If you are alluding to Dostoevsky’s worst novels, then, indeed, I dislike intensely The Brothers Karamazov and the ghastly Crime and Punishment rigamarole. No, I do not object to soul-searching and self-revelation, but in those books the soul, and the sins, and the sentimentality, and the journalese, hardly warrant the tedious and muddled search. Dostoyevsky’s lack of taste, his monotonous dealings with persons suffering with pre-Freudian complexes, the way he has of wallowing in the tragic misadventures of human dignity – all this is difficult to admire. I do not like this trick his characters have of ”sinning their way to Jesus” or, as a Russian author, Ivan Bunin, put it more bluntly, ”spilling Jesus all over the place." Crime and Punishment’s plot did not seem as incredibly banal in 1866 when the book was written as it does now when noble prostitutes are apt to be received a little cynically by experienced readers. Dostoyevsky never really got over the influence which the European mystery novel and the sentimental novel made upon him. The sentimental influence implied that kind of conflict he liked—placing virtuous people in pathetic situations and then extracting from these situations the last ounce of pathos. Non-Russian readers do not realize two things: that not all Russians love Dostoevsky as much as Americans do, and that most of those Russians who do, venerate him as a mystic and not as an artist. He was a prophet, a claptrap journalist and a slapdash comedian. I admit that some of his scenes, some of his tremendous farcical rows are extraordinarily amusing. But his sensitive murderers and soulful prostitutes are not to be endured for one moment—by this reader anyway. Dostoyevsky seems to have been chosen by the destiny of Russian letters to become Russia’s greatest playwright, but he took the wrong turning and wrote novels.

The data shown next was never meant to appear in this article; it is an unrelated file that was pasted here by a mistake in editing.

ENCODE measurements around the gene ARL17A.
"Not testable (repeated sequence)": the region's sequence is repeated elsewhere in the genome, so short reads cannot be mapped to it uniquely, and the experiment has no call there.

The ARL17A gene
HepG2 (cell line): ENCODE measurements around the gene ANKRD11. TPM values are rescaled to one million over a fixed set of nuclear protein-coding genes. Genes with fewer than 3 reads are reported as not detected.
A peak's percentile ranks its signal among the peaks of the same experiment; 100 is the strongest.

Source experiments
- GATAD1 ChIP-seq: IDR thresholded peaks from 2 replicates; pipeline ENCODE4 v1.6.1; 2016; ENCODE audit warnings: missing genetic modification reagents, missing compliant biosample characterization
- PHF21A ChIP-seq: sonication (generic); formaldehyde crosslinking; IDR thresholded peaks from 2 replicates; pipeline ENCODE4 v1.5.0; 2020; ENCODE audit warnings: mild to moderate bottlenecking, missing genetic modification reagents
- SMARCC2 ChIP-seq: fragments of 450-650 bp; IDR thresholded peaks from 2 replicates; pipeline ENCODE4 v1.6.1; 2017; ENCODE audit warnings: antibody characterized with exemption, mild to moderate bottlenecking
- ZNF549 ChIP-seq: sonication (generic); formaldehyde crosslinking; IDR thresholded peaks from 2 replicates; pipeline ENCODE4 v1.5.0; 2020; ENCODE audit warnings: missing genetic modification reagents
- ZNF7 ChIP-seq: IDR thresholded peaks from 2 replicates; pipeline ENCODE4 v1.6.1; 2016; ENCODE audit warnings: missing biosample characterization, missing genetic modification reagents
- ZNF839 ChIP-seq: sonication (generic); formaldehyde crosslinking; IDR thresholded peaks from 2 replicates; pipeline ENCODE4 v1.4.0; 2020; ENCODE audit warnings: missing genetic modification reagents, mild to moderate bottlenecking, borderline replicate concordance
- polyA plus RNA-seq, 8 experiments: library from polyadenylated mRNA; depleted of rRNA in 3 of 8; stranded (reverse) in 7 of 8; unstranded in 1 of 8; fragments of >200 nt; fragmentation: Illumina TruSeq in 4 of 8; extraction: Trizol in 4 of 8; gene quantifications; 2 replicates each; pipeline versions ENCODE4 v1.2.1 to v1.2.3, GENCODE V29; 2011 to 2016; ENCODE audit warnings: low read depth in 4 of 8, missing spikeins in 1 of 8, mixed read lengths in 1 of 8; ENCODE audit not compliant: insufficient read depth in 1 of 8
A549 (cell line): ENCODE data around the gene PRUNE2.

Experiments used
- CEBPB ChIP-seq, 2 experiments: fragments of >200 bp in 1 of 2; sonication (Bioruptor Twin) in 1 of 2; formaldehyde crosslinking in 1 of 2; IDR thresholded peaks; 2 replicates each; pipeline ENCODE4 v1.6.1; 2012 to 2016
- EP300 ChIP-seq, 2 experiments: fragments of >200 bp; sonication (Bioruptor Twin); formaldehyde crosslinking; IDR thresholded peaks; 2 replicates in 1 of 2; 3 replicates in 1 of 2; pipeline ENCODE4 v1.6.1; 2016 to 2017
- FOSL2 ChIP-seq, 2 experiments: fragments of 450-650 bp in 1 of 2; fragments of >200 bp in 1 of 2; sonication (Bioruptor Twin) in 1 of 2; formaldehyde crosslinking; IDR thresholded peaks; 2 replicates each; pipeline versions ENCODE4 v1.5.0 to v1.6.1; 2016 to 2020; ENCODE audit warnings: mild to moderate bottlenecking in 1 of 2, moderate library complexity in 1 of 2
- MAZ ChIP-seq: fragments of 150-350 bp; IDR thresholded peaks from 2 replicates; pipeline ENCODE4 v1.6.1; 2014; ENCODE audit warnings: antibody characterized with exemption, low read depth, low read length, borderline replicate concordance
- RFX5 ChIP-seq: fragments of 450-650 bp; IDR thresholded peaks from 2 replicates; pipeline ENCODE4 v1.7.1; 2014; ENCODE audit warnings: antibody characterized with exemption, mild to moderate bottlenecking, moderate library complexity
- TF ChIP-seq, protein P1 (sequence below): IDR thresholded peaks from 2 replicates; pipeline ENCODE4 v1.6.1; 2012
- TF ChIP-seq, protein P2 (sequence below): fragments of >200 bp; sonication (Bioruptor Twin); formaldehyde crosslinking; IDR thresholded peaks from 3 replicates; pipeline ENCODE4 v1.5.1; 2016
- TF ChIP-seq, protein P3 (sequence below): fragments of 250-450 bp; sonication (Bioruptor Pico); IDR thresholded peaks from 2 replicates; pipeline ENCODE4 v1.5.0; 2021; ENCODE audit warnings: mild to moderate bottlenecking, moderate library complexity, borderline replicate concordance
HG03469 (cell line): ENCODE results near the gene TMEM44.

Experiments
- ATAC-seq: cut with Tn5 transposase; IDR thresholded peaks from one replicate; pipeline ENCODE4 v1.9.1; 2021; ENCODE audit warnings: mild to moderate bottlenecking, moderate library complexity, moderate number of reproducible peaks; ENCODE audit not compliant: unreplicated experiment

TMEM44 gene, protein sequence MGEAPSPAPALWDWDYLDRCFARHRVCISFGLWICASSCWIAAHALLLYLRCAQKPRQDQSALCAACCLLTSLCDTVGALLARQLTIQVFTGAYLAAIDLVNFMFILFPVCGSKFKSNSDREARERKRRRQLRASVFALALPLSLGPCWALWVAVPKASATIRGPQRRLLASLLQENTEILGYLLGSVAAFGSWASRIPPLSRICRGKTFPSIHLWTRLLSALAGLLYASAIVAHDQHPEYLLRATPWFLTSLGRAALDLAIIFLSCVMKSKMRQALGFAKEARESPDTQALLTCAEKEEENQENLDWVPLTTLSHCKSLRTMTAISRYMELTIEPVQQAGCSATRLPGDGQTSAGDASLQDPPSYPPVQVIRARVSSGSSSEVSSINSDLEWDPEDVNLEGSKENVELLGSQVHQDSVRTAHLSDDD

• 1 month ago
      Anonymous

      Don't you realize you need to substantiate the claims you're making? Yes he deals with fraught personalities or "pre-Freudian complexes" as you say, but why is this monotonous? By my estimation it's the best aspect of his novel. The long drawn out interrogation scene is a masterclass in this. What in particular is your issue with the novel? I could agree that it's not as tight as it might have been, and there are weaker moments, but as I said above the characterization and thematic exploration more than holds up.

      • 1 month ago
        Anonymous

        >why is this monotonous?

        Not that anon, but the monotony in Karamazov comes from the constant walking back and forth to deliver letters to people. A good 150 pages is just Alyosha walking from from house to the next without anything insightful or interesting happening.

      • 1 month ago
        Anonymous

        I think his criticism is absolutely devastating to Dosto. If you read Dosto's novels, they are chock full of a grotesque macabre fascination with suffering and shame, with murder and sex and the subsequent groveling misery of those who find themselves in such situations. This type of tripe is 100% on the level of a typical harlequin romance novel, but because it's some old Russian who added Christian Orthodox themes as an accent to the sadomasochism, IQfy eats it up. It's perverse.

    • 1 month ago
      Anonymous

      Never understood why English readers would fawn over Dostoevsky when they have Dickens. Dickens does the same thing of putting good characters in terrible circumstances only from them to reflect something of Christ in how they navigate their situation. He just does this with much greater humor and pathos. He's also one the greatest prose stylists to ever live, wheres even the biggest champions of Dostoevsky will admit that his prose leaves something to be desired.